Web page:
What breaks out from our heart? You have to answer that yourself.
Evil thoughts within, evil works or speech without. Or, we can put it the other way around—godly, kind, Christ-like thoughts within, godly, kind, Christ-like works or speech without.
Do we have profane minds that spew out profane speech? Or... "on our tongue is the law of kindness" because behind that tongue is a pure and kind heart?
This is really important. By those thoughts, we will either be justified, or condemned. The thoughts are just precursors to the speech and the action.
So, where do we sit? Where do we stand on this line that Jesus Christ our Savior, our High Priest, and Judge has drawn? Are we the good tree, or the bad tree?
Galatians 6:1 Brethren, if a man is overtaken in any trespass, you who are spiritual restore such a one in a spirit of gentleness, considering yourself lest you also be tempted.
This is to people who are probably stronger than the Corinthians. He is telling the stronger ones in the congregation how to react to somebody who has not come up to their level quite yet of Christ-like behavior.
Galatians 6:2 Bear one another's burdens, and so fulfill the law of Christ.
Notice: He does not say to come on them like a ton of bricks. He says restore. He uses the word "gentleness," considering your own state, and bearing with them.
Galatians 6:3-5 For if anyone thinks himself to be something [this is why] when he is nothing, he deceives himself. But let each one examine his own work, and then he will have rejoicing in himself alone, and not in another. For each one shall bear his own load.
You are going to be judged according to what you do, not according to what another person does. So, what load are you carrying around? Are you carrying the light burden of Jesus Christ? Or are you dragging around the Satanic, worldly, abominable burden of the evil tree?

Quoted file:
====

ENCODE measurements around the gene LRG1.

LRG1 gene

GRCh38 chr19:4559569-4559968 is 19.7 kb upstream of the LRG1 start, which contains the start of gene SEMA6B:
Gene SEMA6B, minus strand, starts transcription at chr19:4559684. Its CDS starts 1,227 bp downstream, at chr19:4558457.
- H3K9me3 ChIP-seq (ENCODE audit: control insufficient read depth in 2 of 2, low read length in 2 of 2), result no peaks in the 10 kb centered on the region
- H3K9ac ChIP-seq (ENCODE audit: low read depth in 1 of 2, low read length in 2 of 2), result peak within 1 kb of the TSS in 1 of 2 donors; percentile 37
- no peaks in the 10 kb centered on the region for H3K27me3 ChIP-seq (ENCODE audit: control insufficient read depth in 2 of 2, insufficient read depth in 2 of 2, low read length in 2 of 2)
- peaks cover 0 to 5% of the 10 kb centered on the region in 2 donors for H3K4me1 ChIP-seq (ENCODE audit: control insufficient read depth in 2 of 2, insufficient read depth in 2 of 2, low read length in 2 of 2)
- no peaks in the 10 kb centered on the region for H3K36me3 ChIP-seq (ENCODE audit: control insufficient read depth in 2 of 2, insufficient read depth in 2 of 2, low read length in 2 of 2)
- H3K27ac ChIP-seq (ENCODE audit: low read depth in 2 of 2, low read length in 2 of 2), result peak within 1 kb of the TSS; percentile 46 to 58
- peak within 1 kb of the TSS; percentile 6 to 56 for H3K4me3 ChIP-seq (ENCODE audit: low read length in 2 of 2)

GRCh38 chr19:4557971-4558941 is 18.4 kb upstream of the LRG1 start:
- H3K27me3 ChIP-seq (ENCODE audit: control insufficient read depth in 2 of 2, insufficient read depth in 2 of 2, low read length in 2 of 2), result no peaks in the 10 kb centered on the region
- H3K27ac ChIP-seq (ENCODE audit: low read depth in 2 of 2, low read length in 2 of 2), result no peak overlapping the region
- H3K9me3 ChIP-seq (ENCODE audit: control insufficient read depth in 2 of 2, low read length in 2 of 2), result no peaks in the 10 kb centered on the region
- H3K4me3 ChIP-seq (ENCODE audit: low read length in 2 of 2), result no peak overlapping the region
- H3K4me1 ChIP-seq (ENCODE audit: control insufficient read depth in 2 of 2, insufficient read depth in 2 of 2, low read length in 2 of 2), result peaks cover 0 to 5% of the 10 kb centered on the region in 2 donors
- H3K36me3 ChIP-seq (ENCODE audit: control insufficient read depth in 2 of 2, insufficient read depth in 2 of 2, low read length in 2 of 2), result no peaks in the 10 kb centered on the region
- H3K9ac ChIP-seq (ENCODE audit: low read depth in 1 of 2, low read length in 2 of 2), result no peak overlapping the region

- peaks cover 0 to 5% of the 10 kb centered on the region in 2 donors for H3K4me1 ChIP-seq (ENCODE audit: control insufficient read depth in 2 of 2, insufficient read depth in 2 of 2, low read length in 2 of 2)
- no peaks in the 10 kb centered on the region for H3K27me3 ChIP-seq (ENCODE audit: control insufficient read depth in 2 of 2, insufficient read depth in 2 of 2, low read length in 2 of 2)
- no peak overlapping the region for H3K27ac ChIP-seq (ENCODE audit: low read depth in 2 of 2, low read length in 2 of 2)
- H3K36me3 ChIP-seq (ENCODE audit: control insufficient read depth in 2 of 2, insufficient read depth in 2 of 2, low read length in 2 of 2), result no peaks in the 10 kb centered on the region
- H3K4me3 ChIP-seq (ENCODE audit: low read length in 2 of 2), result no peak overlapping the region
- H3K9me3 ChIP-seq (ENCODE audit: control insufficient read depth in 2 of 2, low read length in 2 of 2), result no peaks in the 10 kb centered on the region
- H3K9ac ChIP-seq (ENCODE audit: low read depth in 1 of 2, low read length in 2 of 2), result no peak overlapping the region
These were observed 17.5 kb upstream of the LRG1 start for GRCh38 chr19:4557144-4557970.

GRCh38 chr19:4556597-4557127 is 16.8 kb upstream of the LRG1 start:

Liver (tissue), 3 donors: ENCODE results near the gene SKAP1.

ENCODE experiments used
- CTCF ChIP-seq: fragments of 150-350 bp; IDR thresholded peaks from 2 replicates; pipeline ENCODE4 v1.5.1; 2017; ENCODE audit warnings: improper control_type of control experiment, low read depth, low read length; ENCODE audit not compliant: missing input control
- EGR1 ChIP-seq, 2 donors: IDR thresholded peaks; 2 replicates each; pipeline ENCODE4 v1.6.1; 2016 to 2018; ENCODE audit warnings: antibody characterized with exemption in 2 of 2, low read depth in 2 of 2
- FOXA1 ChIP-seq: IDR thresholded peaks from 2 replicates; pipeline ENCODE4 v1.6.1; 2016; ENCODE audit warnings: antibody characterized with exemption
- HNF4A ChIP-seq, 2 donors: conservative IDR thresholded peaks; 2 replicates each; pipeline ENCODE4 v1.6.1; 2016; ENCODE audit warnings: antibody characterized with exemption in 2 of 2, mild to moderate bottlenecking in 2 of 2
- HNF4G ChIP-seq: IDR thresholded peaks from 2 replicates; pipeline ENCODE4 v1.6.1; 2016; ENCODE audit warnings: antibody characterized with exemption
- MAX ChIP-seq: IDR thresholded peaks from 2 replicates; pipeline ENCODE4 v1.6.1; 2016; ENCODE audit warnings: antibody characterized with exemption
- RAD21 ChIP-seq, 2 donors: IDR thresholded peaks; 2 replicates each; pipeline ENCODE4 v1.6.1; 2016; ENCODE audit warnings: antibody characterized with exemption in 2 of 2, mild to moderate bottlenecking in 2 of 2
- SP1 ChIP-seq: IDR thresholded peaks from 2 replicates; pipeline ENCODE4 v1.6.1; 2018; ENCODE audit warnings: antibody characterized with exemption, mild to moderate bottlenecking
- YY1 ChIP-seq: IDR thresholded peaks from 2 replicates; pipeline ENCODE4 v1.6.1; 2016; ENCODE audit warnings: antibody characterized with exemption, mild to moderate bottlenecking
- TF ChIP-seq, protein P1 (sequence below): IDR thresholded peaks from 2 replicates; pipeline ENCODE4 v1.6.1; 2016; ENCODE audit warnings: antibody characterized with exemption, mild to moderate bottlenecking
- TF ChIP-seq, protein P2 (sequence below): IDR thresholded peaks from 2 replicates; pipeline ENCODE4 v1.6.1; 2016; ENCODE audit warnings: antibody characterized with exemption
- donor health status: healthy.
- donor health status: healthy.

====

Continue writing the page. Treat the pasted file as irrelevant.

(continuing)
Galatians 6:6-7 Let him who is taught the word share in all good things with him who teaches. Do not be deceived, God is not mocked; for whatever a man sows, that he will also reap.
Again, this is another reiteration of the theme of this sermon. We won't deceive God by having outward actions that seem godly to others, yet inside we are profane. That won't turn God's head at all. He knows. You can't pull the wool over God's eyes. He says here that if you sow profanity, you will reap profanity, basically ungodliness.
Galatians 6:8 For he who sows to his flesh will of the flesh reap corruption, but he who sows to the Spirit will of the Spirit reap everlasting life.
We can't get away with it with God. He will see right through us.
II Corinthians 13:5-6 Examine yourselves as to whether you are in the faith. Test [prove] yourselves. Do you not know yourselves, that Jesus Christ is in you? [Meaning, don't you want to have a clean house for Him to live in—one of faith, one of purity?] unless indeed you are disqualified [There is that word again; unapproved; the metal that did not make the cut, useless.]. But I trust that you will know that we are not disqualified.
We have 38 days until the Passover. And it is in this period that we have traditionally intensified our self-examination so that we have a better understanding of what we have overcome—the good parts; the challenges that we have met and overcome—and what we need to continue to work on. We need to look at both things.
We need to know which fortifications we have pulled down, and which ones still exist for us to war against.
God wants to see growth. He wants to see character development. He wants us to cooperate with Him in putting on the new man—the image of our Lord and Savior Jesus Christ.
So, as we work our way through this period, ask yourself, "Is God in all my thoughts?"